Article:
Monday Morning Message with Jason Beem Oct. 9, 2023
A good Monday morning to you all! And welcome to state-bred season! It seems like the time between these final rounds of preps and the Breeders’ Cup is always filled with lots of state-bred days at various tracks. Makes sense, though; give them a time to shine while the top horses are all putting in their final works for the big two days at Santa Anita.
Horse racing is a game of opinions, and the beauty of it is that we get to back up our opinions and be rewarded when we’re right and penalized when we’re wrong. Easily my best opinion of the weekend was liking Gina Romantica in the First Lady (G1) coming off of her good effort in the Beverly D. I was feeling pretty high on myself after that 11-1 winner, only to be quickly humbled by Up to the Mark, who I figured in no way was going to be ready to fire what he did in the Coolmore Turf Mile (G1). Getting to see Master of The Seas at Woodbine a few weeks ago and knowing that Up to the Mark was coming off a layoff and likely just trying to tighten the screws before the Breeders’ Cup, I figured Up to the Mark was a pure go-against. Then again, I suppose trainers don’t often tighten the screws in a $1 million race.
After the race, a couple of friends and colleagues were debating Up to the Mark in regards to recent turf males. One of the gentlemen was quick to praise Up to the Mark as one of the recent greats on grass. His three straight Grade 1 wins certainly give him some resume to go with the claim. Another chimed in saying Bricks and Mortar would trounce Up to the Mark, and that it wouldn’t be close. I didn’t pay much attention to the debate because frankly, I don’t care at all. What did pique my interest is why people in sports and racing seem to enjoy debates that can’t have a resolution.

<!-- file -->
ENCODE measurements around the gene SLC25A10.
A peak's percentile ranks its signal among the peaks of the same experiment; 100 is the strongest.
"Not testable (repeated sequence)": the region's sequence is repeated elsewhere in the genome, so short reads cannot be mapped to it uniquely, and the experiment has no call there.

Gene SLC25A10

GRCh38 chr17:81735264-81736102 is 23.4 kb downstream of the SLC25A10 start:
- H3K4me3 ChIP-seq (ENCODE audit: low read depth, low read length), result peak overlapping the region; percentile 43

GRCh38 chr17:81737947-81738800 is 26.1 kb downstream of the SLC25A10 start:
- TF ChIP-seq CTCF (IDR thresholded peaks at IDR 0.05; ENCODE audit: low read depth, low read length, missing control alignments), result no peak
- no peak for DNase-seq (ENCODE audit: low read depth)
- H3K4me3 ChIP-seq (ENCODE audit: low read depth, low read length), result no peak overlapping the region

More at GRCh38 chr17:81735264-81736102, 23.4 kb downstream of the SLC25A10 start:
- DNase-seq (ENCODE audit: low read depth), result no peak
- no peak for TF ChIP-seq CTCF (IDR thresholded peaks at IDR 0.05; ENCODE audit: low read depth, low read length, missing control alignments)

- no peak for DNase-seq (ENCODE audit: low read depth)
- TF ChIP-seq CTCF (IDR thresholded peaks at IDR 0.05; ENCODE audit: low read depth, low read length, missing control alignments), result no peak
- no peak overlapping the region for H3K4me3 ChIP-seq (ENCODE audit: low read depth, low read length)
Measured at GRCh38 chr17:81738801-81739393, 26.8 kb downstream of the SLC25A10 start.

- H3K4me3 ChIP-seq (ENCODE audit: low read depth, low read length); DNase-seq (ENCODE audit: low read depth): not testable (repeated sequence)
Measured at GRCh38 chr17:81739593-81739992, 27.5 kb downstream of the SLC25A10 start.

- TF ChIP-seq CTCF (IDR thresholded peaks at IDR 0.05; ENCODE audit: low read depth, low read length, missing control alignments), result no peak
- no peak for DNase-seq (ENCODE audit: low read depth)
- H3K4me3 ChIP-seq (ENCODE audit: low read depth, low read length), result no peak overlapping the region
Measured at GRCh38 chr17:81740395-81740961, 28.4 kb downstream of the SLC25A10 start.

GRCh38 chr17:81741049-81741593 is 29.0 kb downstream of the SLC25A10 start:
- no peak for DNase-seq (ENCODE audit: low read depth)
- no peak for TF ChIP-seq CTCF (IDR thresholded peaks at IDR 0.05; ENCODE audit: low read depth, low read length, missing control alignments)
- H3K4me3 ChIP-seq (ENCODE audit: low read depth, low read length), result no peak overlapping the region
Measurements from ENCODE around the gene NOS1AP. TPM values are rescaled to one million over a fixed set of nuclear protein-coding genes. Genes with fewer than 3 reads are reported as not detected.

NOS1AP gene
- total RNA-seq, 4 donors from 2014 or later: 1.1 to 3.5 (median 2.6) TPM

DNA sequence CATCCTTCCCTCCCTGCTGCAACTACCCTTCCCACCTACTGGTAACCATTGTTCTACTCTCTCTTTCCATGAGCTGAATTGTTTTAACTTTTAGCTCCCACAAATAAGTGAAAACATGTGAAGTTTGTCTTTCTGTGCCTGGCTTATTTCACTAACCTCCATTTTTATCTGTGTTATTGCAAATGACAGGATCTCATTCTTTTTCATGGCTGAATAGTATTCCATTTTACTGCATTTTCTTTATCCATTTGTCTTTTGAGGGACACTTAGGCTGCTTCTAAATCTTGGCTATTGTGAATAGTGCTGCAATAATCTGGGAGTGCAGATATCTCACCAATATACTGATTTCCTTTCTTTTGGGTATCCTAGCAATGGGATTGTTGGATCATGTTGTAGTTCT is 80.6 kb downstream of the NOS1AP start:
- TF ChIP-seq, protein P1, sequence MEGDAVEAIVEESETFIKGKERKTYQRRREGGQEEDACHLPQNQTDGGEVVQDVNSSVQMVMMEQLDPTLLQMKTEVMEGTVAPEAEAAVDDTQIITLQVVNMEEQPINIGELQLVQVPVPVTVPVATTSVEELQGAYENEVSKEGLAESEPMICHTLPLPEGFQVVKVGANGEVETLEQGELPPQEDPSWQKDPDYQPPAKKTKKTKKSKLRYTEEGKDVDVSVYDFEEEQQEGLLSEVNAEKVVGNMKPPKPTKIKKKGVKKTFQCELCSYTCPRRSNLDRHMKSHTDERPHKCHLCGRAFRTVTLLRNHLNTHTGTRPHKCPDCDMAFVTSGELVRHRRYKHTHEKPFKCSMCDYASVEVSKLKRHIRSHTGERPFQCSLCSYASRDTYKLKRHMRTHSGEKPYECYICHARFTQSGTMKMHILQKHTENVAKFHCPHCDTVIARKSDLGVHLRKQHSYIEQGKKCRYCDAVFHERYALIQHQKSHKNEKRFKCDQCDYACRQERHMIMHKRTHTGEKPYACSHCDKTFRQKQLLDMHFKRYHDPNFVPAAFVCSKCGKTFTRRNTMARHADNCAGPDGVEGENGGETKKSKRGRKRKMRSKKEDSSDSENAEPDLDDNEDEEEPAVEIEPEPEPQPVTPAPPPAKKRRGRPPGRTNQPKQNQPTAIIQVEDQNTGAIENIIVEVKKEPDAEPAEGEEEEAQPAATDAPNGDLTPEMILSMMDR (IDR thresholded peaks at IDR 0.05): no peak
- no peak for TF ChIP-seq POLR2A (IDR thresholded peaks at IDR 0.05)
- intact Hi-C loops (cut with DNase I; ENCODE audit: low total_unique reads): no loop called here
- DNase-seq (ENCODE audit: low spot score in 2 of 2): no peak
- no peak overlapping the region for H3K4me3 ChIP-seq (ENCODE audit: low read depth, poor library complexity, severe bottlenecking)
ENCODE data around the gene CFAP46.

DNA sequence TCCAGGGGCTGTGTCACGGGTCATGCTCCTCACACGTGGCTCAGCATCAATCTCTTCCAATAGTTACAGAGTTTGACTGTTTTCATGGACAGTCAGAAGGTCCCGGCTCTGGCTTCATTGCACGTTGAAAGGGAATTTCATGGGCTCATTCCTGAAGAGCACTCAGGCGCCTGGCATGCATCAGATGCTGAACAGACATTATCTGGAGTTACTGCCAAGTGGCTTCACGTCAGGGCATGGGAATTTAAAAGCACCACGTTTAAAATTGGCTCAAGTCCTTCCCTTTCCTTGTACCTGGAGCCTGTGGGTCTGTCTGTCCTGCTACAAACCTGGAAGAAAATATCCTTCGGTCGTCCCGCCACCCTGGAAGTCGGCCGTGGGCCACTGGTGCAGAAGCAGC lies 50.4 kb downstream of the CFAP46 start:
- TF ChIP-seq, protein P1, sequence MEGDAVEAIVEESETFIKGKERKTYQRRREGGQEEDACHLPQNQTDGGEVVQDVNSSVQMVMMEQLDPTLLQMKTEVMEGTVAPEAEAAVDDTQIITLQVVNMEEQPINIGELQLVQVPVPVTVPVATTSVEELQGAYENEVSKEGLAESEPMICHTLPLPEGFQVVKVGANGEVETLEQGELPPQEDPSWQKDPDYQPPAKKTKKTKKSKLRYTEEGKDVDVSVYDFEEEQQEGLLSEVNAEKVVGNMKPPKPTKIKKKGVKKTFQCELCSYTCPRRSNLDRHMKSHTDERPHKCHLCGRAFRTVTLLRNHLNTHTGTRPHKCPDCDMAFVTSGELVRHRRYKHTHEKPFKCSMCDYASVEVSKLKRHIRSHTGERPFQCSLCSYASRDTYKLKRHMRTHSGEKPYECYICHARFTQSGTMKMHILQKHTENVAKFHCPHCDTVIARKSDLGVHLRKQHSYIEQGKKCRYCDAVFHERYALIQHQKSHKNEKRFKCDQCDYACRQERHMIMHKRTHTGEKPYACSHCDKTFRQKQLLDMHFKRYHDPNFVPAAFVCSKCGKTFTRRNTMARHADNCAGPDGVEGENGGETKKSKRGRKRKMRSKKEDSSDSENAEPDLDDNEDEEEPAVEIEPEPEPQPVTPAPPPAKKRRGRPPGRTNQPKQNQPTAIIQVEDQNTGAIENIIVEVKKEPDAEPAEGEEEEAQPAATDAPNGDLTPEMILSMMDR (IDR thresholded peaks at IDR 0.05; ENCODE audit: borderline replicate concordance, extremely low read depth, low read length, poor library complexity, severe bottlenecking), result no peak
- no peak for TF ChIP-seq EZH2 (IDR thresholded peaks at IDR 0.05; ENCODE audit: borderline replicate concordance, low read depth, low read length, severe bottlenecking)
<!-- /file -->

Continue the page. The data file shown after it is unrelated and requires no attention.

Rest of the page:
I see it in sports media all the time and to me, it’s just the worst form of debate. MJ or LeBron? Tiger or Jack? Skid Row or Def Leppard? OK, maybe not the last one. But people really do seem to love to have these debates that will never be proven on the field of play. The only thing I can come up with is that it’s the safest form of debate because you know there won’t be any resolution. So you can puff your chest and boast, and really nothing will ever come along to prove you wrong. And for the most part, nobody would remember the topic or someone’s take on it if it somehow was able to be resolved at a later date.
To me, my favorite part about horse racing is looking ahead. Even recapping the races from this weekend, yes we want to celebrate the winners and talk about the good scores people might have made. But we’re also immediately moving into how will these races and efforts lead to potential bigger wins down the road? And those debates we will likely get an answer to.
I think one of the beauties of racing is you get to learn to be OK with being wrong. Well I should say, you have the opportunity to learn from being wrong if you accept it. I’m always shocked how many people on social media speak from such places of authority on almost every subject as though they haven’t even considered the fact that they might be wrong or ill-informed. They just know what they see and feel and assume it must be right.
I wrote a bit about that with myself in my column last Thursday about beginner’s mind. I’m wrong all the time about so many subjects. I think I’m of an average intelligence and I'm an informed person, and I’m constantly wrong. And I think horse racing helped me learn to admit that but also to use that awareness to try to at least get a little better at various aspects of it.
So here’s to debate, being wrong, and settling arguments on the track! Good luck this week, everyone!